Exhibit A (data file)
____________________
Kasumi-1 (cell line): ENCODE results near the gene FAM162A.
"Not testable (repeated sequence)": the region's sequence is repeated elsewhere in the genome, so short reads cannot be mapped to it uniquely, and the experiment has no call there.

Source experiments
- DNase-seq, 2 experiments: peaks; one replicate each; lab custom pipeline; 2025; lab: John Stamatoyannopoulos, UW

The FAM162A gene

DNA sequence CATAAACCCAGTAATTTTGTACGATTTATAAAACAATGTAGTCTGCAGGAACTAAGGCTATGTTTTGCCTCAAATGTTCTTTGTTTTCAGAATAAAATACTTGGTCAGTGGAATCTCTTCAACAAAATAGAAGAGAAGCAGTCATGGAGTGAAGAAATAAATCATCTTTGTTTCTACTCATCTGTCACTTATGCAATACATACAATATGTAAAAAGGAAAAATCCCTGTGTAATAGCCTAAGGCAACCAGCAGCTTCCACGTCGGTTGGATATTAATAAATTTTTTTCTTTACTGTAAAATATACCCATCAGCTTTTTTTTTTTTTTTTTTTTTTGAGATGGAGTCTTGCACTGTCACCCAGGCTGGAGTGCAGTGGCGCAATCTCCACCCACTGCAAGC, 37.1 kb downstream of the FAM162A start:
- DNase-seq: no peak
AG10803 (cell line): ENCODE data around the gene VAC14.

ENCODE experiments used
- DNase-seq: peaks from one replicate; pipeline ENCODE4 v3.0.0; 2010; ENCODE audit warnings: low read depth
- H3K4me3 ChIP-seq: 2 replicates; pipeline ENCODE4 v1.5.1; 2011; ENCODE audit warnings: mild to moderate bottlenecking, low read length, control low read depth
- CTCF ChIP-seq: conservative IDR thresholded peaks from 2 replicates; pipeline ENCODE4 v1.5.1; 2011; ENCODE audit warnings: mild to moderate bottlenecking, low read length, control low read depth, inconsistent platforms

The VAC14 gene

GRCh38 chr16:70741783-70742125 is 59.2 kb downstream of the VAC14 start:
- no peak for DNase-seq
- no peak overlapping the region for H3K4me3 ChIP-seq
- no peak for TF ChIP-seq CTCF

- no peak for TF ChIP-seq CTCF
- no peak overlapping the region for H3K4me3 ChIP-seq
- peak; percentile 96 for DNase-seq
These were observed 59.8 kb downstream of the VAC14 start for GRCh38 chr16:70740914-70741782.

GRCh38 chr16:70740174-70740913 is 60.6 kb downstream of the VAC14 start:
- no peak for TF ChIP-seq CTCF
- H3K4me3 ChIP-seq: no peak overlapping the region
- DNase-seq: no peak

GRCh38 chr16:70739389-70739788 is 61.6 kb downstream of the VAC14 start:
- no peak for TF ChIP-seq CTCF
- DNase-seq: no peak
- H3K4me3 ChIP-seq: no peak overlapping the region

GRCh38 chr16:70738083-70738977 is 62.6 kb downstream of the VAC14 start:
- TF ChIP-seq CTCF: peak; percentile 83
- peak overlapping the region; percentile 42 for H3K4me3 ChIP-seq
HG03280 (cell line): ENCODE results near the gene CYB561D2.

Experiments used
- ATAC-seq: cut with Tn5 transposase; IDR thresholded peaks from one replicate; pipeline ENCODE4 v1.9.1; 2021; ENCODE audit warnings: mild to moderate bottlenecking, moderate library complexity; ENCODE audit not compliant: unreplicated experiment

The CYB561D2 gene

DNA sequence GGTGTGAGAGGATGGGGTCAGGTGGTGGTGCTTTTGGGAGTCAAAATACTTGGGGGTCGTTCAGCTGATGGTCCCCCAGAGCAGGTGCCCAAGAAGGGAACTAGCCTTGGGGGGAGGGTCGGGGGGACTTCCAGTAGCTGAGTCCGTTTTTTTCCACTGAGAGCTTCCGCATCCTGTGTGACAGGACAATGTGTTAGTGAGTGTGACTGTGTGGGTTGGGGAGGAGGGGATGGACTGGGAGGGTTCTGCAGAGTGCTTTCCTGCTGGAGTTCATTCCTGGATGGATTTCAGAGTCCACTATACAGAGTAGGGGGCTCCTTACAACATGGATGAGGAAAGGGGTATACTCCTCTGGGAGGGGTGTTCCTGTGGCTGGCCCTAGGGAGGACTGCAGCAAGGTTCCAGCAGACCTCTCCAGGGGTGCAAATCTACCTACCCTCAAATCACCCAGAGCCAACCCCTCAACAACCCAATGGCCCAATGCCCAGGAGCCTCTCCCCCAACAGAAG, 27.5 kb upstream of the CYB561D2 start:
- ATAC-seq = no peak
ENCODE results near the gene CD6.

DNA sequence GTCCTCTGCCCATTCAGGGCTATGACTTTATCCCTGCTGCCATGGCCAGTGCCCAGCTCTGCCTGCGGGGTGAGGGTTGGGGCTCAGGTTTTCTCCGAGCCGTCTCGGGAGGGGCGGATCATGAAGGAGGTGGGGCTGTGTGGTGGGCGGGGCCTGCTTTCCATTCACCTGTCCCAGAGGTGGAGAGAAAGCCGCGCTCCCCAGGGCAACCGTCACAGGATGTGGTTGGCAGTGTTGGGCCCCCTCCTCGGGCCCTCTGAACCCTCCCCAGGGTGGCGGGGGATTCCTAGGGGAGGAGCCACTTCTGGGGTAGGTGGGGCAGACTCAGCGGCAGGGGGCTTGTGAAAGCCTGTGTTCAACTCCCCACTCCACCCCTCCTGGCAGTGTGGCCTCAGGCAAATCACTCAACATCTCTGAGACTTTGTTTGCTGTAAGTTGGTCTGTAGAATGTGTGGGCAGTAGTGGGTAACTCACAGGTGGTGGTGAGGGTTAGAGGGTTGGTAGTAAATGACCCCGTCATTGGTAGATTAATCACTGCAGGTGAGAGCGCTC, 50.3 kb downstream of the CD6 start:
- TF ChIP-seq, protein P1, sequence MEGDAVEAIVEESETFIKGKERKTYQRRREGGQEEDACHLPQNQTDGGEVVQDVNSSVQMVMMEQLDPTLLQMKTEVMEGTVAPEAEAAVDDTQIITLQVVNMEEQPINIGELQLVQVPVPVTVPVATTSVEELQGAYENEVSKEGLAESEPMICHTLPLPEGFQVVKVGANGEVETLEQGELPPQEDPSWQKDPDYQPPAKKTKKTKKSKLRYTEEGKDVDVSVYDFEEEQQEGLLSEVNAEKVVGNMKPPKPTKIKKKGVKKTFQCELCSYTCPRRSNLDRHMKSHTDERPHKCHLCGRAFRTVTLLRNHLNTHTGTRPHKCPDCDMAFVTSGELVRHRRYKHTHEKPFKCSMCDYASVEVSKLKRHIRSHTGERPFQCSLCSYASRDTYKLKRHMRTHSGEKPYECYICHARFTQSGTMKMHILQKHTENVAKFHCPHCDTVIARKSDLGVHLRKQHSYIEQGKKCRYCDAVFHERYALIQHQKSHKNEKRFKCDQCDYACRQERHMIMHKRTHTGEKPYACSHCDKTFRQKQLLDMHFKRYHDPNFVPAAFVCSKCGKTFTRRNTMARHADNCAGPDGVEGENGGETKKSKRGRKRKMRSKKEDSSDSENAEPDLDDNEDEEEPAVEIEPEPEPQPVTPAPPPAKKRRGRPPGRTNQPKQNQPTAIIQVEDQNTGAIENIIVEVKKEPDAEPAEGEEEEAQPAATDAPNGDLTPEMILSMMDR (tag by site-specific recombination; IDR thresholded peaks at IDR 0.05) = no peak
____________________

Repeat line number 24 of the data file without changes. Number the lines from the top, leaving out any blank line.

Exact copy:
- H3K4me3 ChIP-seq: no peak overlapping the region